Parkinson's disease, which results from the death of nerve cells in the brain, is a chronic, degenerative neurological disorder. Since the risk of developing the disease increases with age, research indicates that one in 100 people over the age of 60 suffer from this debilitating disease. It affects more than 5 million people worldwide.
Motor impairments—the disease's cardinal symptoms—include resting tremor, uncontrolled movement (dyskinesia), slowness of movement (bradykinesia), rigidity (muscle stiffness), and postural instability. Non-motor symptoms include sleep difficulties, loss of sense of smell, constipation, speech and swallowing problems, and low blood pressure when standing. There may also be mood disorders and cognitive impairment ranging from mild memory difficulties to dementia.
The area of the brain that is most affected by Parkinson’s disease is the substantia nigra in the brainstem. Nerve cells lost there are the ones that produce dopamine, a chemical involved in communication to the part of the brain that controls movement and coordination. As the disease progresses, the amount of dopamine produced in the brain decreases, leaving the patient unable to control movement normally, resulting in tremor, stiffness of the limbs, slowed movements and imbalance.
Currently there is no cure for Parkinson’s disease—the therapies listed here provide only symptomatic improvement.
Drug therapy involves stimulating communication to the motor part of the brain. Different classes of drugs can provide more dopamine to the brain (levodopa therapy), reduce dopamine breakdown (MAO-inhibitors or COMT-inhibitors), or mimic the effects of dopamine (dopamine agonists). As the disease progresses, there is a need to use the most potent medication, levodopa therapy. However, within a few years of initiating levodopa therapy, most patients develop motor fluctuations (on-off periods) and dyskinesias in addition to treatment refractory Parkinson's disease symptoms, like freezing and dementia. Dyskinesias are involuntary movements that represent the most challenging of the drug therapy complications faced by Parkinson’s disease patients. Even with optimal intervals and dosages of medication, the amount of time spent with good motor control declines in late-stage Parkinson's disease, and it is at this point that patients consider surgical options to improve their quality of life.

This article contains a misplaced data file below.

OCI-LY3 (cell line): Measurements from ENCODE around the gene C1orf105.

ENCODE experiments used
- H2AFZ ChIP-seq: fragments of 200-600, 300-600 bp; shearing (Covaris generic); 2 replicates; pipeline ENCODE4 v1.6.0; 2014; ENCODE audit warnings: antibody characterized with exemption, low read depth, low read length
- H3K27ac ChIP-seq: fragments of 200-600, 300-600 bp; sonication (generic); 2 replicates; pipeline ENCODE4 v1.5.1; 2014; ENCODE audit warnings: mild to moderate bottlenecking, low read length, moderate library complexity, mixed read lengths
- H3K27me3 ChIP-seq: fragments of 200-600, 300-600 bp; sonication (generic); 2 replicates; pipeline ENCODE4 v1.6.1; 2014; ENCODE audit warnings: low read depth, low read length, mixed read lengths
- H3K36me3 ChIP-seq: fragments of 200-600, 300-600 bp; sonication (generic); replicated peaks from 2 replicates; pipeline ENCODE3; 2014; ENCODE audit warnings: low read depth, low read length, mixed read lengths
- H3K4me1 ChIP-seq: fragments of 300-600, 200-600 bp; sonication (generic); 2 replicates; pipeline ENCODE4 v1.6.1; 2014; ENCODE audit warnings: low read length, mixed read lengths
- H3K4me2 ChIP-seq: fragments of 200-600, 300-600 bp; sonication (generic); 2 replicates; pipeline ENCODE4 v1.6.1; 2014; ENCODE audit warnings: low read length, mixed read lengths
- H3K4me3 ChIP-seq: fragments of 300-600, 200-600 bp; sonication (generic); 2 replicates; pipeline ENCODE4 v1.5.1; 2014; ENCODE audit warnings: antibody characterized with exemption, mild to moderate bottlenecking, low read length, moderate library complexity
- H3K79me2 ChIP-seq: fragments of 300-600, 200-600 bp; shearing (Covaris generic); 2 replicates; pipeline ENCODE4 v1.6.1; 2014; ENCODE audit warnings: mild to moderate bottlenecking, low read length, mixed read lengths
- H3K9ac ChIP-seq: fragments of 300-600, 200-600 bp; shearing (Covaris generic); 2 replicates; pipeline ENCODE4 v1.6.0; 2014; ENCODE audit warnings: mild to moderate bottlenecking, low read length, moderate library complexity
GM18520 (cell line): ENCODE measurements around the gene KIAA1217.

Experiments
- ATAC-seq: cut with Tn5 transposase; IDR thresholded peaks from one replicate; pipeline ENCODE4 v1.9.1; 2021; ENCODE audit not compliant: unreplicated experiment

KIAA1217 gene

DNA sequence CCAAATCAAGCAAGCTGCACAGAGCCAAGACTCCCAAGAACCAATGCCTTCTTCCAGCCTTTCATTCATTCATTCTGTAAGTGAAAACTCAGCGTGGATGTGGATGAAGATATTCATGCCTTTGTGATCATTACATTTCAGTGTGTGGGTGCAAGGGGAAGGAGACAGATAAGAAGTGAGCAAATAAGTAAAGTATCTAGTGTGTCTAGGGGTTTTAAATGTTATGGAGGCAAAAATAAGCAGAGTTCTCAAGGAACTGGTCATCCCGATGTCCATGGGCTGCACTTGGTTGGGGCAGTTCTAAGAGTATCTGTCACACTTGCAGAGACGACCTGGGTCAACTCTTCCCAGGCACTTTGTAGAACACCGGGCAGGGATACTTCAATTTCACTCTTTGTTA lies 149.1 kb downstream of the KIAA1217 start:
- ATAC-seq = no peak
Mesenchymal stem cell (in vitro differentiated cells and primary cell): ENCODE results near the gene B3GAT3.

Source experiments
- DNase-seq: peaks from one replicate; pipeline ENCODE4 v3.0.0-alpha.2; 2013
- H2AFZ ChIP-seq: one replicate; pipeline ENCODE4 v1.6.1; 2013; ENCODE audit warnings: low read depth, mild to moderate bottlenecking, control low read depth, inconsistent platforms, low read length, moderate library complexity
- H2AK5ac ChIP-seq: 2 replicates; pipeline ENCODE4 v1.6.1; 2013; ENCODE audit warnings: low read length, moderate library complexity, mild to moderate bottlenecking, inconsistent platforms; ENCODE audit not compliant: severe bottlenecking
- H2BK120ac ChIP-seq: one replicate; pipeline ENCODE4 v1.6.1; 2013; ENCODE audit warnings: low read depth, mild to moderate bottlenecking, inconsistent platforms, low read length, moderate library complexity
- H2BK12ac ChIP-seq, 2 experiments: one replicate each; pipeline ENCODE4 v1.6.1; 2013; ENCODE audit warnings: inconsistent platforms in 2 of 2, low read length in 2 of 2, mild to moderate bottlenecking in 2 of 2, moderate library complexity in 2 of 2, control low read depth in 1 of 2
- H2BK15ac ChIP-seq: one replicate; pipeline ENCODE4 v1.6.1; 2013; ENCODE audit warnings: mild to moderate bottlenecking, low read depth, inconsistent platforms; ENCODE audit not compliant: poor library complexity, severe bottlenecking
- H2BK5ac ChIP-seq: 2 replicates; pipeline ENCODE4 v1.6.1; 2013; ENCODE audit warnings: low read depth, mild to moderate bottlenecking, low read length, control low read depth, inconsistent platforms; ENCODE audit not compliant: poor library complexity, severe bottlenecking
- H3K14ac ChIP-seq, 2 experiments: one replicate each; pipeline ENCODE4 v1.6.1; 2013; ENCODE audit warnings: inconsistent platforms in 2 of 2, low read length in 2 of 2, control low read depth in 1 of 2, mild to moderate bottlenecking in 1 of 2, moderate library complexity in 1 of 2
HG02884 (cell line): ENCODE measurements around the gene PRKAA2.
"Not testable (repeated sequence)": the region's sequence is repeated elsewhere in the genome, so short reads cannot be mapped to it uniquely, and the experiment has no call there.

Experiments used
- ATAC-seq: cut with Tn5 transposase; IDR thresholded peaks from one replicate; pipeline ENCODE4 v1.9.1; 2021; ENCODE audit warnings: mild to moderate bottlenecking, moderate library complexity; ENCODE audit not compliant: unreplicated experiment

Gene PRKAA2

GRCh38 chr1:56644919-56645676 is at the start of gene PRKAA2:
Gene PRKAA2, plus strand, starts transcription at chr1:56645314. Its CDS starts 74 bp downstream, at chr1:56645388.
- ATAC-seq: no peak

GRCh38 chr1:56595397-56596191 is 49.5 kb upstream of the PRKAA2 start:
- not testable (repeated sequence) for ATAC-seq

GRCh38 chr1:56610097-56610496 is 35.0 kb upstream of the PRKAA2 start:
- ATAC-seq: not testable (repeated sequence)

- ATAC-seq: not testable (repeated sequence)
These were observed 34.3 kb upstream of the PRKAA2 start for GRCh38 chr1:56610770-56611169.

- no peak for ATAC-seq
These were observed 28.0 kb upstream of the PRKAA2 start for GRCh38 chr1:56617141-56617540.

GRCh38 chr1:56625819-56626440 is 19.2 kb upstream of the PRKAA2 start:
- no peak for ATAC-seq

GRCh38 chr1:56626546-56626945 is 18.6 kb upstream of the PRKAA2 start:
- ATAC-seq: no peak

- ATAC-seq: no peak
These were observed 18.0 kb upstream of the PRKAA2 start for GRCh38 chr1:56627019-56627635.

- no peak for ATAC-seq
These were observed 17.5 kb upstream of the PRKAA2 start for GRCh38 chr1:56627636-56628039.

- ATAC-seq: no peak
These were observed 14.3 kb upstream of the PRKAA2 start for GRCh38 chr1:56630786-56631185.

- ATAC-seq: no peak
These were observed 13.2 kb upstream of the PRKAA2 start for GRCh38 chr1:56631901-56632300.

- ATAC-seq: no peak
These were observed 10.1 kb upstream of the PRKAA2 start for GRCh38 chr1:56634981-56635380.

Deep Brain Stimulation